This week’s bottle of Scripture Sauce is half heat, half sweet. Yesterday, we touched on the life cycle of sin and its consequence. We are going to explore the good news in response to sin for the remainder of the week.
God's Handling of Sin
Here are some common arguments against the responsibility of sin…
- It’s all relative, so who’s to say what’s right or wrong?
- How is it fair for us to be condemned for some bad choices?
- What if I don’t believe in the God of the Bible? Am I still responsible for its beliefs?
Those questions are fair questions. They get to the heart of the matter by addressing fairness, justice, and balance.
So, let’s crack open our bottle of sauce and see God’s reply to whether or not His judgment on sin is fair.
Today’s dab comes from the book of Isaiah from a section nicknamed “The Book of Consolation.” In this section, the writer is prophesying about the healing and restoration of Israel and all of humanity.
Surely he took up our pain
and bore our suffering,
yet we considered him punished by God,
stricken by him, and afflicted.
But he was pierced for our transgressions,
he was crushed for our iniquities;
the punishment that brought us peace was on him,
and by his wounds we are healed.
We all, like sheep, have gone astray,
each of us has turned to our own way;
and the Lord has laid on him
the iniquity of us all.
Isaiah 53:4-6 (NIV)
Is the Good News Fair?
The first sentence in this chapter of Isaiah includes the word “news” or “report.” It’s similar to the word for “gospel” (or good news) in the New Testament.
But, this news in Isaiah doesn’t sound good or pleasant…
- An innocent person is bruised and beaten for the sins of others.
- He is punished and forsaken.
- And God “has laid on him the iniquity of us all.”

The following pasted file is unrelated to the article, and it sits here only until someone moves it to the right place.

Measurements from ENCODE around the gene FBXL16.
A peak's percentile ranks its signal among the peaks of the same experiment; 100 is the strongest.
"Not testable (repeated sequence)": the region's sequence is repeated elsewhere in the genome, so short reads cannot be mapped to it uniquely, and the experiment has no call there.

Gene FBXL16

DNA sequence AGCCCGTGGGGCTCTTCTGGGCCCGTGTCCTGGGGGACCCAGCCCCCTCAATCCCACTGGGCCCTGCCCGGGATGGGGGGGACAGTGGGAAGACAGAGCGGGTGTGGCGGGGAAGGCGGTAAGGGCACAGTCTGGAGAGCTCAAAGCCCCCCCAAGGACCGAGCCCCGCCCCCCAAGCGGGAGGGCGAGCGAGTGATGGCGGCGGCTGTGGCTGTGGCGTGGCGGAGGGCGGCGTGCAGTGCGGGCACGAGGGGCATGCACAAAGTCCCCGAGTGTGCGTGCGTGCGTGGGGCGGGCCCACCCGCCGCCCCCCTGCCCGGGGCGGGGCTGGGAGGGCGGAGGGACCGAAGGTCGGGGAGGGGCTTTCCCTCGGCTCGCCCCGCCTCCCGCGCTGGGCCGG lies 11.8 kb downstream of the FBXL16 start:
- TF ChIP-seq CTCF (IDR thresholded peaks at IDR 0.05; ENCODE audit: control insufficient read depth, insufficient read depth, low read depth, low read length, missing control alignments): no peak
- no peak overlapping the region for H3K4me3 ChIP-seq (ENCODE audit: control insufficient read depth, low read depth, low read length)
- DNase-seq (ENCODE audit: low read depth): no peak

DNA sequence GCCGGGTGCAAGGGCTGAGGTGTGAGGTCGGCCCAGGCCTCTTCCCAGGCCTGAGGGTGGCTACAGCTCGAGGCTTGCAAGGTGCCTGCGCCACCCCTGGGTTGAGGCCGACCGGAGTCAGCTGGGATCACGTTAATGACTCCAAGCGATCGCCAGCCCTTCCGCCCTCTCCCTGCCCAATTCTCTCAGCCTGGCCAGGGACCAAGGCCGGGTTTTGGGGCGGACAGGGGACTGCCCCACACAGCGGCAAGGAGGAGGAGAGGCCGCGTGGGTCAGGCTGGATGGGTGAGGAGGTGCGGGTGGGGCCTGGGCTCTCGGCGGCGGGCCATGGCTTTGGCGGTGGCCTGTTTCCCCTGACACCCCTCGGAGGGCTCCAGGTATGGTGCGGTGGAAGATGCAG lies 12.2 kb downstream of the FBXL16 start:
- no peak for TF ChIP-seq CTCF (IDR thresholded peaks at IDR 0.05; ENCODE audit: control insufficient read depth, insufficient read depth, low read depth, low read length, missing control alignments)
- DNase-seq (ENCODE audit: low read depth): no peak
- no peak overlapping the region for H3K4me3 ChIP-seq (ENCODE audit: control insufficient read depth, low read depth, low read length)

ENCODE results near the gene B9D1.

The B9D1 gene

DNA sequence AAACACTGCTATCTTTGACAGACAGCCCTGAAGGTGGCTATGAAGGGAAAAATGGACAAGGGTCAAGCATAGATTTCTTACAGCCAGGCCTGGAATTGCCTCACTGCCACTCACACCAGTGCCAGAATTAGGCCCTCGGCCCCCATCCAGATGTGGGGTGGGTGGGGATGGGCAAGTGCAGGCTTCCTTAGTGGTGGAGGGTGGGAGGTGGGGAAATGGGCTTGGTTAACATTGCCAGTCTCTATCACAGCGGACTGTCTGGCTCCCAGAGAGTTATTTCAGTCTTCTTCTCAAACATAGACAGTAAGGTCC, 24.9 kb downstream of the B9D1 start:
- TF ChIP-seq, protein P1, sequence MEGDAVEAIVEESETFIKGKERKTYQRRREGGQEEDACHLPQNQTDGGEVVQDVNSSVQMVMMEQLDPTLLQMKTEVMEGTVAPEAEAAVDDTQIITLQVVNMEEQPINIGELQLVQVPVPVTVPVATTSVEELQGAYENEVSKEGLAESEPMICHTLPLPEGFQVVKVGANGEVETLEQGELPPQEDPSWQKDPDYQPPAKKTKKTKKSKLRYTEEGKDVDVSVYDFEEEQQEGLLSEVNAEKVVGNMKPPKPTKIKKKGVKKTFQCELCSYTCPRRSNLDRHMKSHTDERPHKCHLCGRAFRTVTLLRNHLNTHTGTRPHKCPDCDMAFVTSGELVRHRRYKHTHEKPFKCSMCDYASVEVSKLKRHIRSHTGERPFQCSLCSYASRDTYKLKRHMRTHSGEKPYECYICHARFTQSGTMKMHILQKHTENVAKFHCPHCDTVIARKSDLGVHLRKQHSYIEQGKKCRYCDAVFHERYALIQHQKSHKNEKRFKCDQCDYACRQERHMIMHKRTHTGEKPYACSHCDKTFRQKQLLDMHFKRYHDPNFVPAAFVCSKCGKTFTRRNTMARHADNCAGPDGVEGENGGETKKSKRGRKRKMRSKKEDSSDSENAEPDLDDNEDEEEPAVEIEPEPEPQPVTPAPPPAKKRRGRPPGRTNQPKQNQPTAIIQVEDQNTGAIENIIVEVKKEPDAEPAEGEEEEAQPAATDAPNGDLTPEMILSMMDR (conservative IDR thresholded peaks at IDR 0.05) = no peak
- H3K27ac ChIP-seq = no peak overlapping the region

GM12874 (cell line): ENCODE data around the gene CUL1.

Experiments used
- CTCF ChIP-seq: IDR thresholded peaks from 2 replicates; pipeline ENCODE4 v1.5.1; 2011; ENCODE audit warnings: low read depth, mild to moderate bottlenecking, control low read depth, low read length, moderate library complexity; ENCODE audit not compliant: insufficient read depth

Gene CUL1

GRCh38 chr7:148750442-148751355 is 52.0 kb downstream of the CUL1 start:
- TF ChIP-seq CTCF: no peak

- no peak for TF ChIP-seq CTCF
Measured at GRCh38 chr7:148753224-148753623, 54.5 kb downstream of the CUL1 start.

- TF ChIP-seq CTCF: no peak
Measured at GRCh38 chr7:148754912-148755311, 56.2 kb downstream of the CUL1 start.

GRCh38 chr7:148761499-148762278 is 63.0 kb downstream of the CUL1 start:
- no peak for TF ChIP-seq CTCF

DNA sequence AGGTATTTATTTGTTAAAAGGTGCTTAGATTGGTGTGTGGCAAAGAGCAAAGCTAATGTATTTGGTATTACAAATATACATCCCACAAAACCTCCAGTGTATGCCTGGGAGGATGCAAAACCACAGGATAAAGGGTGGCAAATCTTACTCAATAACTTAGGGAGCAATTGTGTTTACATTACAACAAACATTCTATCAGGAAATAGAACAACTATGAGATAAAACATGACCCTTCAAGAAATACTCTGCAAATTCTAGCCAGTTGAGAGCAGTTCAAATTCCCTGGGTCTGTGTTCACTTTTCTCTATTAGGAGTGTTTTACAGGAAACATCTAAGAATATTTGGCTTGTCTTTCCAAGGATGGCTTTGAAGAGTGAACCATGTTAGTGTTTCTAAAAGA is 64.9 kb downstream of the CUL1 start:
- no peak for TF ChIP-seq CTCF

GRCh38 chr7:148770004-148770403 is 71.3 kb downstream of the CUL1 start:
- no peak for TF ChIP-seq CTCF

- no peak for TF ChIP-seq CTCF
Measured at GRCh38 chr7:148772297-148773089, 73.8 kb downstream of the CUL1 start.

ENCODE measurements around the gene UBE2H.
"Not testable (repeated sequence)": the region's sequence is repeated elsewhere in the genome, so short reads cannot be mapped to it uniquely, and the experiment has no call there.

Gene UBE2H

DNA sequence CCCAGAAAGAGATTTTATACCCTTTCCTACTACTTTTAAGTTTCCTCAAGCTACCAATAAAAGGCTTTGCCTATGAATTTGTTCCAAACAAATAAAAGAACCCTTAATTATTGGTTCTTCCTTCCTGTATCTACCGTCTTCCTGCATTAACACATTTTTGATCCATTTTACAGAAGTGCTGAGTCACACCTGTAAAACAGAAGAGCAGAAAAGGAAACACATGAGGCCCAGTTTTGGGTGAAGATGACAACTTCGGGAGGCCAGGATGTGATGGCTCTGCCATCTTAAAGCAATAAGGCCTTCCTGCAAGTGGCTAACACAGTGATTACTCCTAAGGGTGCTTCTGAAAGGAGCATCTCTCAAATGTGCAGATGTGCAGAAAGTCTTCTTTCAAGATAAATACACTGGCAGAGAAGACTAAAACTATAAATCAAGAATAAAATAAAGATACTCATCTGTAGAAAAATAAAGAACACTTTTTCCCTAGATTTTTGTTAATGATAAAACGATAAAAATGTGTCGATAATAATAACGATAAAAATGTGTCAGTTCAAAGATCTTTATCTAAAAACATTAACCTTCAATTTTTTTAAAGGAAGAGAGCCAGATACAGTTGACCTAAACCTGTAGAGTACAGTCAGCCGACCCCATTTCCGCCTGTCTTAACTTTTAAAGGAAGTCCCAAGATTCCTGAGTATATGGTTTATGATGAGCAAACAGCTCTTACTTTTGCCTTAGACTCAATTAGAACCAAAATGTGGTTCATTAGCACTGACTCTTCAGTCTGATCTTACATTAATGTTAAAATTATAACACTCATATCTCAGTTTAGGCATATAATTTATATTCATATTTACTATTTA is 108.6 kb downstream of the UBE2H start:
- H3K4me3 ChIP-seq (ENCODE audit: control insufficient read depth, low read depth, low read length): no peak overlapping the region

"how can God’s righteous Servant bear the sins of all people?"
The imagery reminds me of the “scapegoat” ritual from Leviticus, where the high priest would lay the sins of the people upon a goat…
He is to lay both hands on the head of the live goat and confess over it all the wickedness and rebellion of the Israelites—all their sins—and put them on the goat’s head. He shall send the goat away into the wilderness in the care of someone appointed for the task. The goat will carry on itself all their sins to a remote place; and the man shall release it in the wilderness.
Leviticus 16:21-22 (NIV)
How is all of this fair? How can an innocent goat take the place of the Israelites’ sins? And how can God’s righteous Servant bear the sins of all people?
To be honest, it’s not fair in the normal sense — Jesus committed no sin, yet He died a sinner’s death on our behalf.
But it’s still God’s solution to sin. It’s still just.
Tomorrow, we are going to explore why God is just and good in handling sin this unexpected way.
🔥 Bonus Sauce!
Here’s a really cool video about the “Great Isaiah Scroll,” an intact copy of all 66 chapters of Isaiah.
You can also browse the entire Great Isaiah Scroll HERE. You can skip ahead to chapter 53 and see the section we read today.
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